Kolb’s model introduces the loop of Experiencing, Reflecting, Generalising, Applying and places them on two axes: the dimensions of perception and processing.
The perception dimension symbolizes a continuum between learning via experiencing and abstract conceptualization (generalising). Learning by example and experimentation forces learners to accept things as they are. The other end of the spectrum is abstract conceptualization, where a mental model is created based on concepts and ideas. The mental model may be simplified or may even differ from reality. For instance, in order to apply electricity by switching on the lights, we don’t have to understand how electricity works. In order to design an electric circuit, we don’t have to understand what’s going on in atomic level.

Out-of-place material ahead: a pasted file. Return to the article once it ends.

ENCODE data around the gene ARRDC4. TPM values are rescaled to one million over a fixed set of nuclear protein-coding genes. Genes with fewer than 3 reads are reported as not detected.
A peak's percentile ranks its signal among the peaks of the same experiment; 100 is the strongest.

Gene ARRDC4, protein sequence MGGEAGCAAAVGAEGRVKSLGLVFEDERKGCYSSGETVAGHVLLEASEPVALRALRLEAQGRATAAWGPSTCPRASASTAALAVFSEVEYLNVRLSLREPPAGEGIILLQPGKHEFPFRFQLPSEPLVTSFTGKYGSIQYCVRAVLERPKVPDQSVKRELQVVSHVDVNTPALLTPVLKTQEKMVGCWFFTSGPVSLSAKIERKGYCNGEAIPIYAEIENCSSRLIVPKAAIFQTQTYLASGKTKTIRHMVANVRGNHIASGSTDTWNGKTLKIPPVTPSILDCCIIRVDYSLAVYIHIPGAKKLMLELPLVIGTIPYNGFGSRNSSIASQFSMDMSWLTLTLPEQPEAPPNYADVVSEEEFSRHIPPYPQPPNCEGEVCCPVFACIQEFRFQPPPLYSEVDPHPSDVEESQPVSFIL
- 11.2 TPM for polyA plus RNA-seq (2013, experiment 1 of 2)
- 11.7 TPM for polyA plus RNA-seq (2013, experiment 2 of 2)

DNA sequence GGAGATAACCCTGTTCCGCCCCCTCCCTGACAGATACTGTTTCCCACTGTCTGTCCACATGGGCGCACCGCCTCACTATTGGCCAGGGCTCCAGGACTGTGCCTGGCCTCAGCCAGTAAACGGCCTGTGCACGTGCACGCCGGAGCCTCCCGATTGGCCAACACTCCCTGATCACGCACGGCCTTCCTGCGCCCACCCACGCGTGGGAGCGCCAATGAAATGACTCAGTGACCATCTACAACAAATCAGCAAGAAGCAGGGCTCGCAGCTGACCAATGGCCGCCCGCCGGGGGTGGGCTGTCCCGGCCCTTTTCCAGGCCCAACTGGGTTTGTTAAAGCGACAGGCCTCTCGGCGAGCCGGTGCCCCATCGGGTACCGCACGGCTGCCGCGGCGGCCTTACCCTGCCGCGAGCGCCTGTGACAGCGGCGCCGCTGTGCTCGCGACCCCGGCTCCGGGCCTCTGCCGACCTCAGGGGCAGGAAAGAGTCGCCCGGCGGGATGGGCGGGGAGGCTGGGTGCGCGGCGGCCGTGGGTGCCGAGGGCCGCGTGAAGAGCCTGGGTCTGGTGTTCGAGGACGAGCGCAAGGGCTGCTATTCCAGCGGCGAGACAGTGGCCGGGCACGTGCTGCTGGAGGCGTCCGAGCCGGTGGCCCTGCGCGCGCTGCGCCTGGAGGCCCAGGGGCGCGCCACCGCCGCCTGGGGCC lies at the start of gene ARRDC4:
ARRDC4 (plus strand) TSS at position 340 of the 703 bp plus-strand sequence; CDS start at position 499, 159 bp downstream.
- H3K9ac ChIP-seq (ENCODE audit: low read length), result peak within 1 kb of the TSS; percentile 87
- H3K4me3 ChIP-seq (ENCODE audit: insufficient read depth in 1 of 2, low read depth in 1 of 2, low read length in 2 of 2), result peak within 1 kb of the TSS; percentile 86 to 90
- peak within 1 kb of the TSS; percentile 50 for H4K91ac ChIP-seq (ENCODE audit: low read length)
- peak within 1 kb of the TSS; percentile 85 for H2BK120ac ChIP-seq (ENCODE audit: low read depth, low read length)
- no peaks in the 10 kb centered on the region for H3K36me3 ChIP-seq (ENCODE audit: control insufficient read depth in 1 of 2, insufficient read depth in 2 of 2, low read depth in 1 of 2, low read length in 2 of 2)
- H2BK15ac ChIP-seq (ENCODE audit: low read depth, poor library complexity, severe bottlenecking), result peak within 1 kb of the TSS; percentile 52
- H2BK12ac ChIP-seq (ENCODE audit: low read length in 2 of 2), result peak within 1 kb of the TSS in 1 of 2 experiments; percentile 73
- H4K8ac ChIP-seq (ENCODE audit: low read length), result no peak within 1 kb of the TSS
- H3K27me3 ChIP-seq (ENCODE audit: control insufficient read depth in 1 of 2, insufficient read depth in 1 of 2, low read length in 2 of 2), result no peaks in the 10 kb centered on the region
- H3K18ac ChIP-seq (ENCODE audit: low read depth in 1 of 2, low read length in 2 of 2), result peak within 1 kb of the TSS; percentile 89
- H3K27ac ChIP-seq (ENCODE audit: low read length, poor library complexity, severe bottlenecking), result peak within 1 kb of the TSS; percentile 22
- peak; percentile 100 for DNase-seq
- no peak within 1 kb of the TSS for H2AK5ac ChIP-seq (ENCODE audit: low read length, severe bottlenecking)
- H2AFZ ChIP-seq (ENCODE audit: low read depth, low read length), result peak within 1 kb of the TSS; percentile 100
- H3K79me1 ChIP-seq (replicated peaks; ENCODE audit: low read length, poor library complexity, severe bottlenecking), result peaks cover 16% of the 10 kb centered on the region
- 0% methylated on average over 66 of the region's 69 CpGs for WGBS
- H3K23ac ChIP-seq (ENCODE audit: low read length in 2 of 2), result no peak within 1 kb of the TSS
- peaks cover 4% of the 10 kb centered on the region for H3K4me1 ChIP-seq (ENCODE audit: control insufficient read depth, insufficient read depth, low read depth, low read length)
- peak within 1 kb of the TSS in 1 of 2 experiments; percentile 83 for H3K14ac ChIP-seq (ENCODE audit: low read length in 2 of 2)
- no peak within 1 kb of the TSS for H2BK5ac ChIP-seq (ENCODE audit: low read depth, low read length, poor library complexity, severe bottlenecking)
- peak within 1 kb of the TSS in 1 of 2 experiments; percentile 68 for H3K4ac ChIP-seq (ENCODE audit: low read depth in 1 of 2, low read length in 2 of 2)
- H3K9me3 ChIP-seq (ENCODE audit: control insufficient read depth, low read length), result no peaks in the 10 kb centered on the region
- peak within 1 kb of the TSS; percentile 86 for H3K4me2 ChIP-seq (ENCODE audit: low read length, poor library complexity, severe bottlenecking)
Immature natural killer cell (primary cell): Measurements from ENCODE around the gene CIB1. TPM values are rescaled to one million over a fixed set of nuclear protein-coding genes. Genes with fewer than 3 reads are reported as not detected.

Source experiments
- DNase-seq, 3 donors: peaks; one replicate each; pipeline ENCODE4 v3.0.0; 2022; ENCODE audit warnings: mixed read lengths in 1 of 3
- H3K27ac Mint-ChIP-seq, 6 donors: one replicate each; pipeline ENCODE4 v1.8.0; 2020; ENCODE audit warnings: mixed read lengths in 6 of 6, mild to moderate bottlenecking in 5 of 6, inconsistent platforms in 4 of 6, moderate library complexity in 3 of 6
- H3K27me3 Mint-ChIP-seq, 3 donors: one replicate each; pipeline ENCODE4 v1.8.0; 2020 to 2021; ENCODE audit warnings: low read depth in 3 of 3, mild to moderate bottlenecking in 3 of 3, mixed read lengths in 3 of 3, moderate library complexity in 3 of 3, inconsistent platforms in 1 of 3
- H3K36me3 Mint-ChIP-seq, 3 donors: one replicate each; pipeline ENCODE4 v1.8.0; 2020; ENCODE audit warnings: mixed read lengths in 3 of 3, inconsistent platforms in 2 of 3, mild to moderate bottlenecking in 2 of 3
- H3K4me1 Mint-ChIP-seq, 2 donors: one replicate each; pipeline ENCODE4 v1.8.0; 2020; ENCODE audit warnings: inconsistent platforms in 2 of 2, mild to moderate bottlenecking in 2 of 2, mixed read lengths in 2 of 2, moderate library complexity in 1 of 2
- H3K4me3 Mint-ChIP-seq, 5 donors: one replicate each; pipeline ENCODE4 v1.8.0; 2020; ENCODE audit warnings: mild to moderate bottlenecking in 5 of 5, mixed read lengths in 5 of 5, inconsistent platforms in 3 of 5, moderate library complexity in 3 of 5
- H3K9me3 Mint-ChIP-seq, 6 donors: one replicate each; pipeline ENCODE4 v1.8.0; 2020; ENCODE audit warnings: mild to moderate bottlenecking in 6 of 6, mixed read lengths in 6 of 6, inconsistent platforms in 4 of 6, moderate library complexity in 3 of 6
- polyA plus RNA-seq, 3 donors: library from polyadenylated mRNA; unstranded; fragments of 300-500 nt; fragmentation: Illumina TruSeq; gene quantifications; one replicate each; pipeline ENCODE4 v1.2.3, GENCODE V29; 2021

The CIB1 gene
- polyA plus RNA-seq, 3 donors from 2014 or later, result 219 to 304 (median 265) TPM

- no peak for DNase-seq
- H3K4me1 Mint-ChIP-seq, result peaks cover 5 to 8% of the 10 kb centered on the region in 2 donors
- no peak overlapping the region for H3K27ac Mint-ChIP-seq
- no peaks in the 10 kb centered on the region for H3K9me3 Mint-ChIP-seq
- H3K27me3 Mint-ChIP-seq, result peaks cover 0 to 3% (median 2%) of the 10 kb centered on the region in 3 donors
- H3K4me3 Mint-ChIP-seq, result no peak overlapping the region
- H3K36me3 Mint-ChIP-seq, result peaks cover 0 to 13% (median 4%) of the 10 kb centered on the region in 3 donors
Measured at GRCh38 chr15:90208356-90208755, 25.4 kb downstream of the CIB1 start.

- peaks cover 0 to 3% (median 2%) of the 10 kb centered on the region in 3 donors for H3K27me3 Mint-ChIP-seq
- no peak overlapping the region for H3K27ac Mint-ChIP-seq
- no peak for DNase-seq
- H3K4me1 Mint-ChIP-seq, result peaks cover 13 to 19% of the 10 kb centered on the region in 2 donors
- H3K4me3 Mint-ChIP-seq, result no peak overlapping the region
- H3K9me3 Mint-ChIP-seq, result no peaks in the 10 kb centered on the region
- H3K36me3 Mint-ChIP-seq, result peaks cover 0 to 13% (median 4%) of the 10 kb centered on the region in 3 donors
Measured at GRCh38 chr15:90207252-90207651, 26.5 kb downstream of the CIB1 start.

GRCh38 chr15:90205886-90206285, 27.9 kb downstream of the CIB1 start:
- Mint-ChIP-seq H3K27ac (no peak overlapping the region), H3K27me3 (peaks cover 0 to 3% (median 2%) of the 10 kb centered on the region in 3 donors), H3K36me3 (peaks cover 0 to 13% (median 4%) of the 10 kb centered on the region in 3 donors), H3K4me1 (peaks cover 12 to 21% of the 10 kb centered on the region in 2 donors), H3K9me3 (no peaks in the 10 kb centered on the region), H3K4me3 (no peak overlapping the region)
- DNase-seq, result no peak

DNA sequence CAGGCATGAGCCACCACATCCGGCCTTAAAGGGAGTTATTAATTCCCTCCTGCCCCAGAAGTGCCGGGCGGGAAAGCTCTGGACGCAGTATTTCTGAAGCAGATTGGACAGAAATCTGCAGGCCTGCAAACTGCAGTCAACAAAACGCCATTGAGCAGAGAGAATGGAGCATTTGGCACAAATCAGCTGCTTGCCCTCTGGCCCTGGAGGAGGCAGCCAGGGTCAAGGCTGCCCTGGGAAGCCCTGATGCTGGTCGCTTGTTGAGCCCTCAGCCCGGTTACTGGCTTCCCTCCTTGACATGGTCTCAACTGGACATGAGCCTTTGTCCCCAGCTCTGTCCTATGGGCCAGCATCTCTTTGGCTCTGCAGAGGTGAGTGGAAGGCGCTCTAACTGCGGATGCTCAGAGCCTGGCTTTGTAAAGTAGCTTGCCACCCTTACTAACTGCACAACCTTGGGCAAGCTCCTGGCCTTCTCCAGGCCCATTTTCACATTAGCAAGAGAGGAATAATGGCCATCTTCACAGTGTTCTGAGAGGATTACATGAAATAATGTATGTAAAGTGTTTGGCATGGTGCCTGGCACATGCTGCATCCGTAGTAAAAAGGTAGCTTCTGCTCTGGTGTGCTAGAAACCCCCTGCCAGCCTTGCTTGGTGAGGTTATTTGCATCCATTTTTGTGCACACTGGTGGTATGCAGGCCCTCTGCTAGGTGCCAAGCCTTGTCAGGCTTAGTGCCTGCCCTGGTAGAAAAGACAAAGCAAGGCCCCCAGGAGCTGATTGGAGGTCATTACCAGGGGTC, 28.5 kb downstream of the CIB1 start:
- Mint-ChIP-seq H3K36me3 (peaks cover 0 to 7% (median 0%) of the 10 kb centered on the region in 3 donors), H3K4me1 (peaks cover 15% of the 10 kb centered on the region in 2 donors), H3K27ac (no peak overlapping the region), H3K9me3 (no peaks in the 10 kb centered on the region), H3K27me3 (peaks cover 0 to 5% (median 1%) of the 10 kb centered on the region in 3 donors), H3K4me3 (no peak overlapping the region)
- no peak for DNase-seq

The dimension of processing differentiates between active experimentation (applying) and reflective observation (reflecting). Recall my example about the BackboneJs tutorial. Following a tutorial word by word is a reconstruction of the thought process of the authors. It forces you to think along with the creator of the tutorial and gives you limited freedom in choosing your path. Active experimentation is the exact opposite: in the example, I extracted the essence of what the author concluded and started proving that it works for me in the context provided by me.
People have their own preferences on perception level and on processing level, resulting in four types of learners: